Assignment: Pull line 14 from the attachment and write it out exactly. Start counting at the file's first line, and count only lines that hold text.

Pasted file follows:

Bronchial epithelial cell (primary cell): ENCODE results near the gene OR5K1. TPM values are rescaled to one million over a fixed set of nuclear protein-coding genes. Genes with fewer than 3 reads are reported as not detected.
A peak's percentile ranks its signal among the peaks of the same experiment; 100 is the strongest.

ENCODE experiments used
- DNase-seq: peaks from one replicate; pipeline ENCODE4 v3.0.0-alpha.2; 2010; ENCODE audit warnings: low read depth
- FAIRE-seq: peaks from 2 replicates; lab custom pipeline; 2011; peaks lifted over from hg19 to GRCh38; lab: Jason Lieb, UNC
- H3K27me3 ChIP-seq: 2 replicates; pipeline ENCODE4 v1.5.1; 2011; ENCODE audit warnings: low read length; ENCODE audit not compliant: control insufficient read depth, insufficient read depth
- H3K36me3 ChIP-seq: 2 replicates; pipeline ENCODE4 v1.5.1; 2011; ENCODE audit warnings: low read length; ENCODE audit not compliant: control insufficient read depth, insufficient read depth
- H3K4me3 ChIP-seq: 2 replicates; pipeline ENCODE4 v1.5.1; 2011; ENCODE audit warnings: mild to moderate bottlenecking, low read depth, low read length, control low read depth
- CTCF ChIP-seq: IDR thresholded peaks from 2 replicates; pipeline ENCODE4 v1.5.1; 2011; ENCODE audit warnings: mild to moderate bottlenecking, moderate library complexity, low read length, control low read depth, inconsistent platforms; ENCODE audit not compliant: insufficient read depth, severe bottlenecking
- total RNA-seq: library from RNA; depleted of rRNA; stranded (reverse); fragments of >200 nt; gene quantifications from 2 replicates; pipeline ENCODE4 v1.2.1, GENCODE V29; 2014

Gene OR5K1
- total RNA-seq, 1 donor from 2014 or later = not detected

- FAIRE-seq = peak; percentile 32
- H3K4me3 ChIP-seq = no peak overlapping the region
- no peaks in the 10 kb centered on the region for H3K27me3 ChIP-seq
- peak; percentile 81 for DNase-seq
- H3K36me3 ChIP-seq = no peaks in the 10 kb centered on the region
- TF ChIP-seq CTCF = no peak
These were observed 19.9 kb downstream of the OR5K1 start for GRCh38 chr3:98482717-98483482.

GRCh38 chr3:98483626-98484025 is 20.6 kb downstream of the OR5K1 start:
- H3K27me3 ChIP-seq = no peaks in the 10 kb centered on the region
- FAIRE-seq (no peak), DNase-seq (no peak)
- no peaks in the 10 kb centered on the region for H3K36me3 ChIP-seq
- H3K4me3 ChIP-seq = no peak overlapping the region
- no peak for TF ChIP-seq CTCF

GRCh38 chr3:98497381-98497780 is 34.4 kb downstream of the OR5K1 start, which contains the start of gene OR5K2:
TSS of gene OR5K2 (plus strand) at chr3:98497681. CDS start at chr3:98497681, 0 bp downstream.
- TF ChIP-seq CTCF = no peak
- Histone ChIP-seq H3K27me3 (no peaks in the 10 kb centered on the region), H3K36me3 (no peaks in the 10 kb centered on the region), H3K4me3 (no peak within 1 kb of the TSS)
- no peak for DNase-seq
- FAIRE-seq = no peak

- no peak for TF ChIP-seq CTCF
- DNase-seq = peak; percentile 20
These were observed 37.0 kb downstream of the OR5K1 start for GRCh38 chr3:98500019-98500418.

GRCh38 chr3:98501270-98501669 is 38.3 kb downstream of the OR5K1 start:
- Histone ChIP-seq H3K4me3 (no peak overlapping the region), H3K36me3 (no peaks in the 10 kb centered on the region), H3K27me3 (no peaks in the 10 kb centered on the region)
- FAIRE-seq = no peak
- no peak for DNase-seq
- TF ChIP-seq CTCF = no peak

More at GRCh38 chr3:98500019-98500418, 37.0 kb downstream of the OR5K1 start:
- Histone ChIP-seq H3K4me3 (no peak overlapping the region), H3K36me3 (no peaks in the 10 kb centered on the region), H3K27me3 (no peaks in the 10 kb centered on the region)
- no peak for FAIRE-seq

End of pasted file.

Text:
- H3K4me3 ChIP-seq = no peak overlapping the region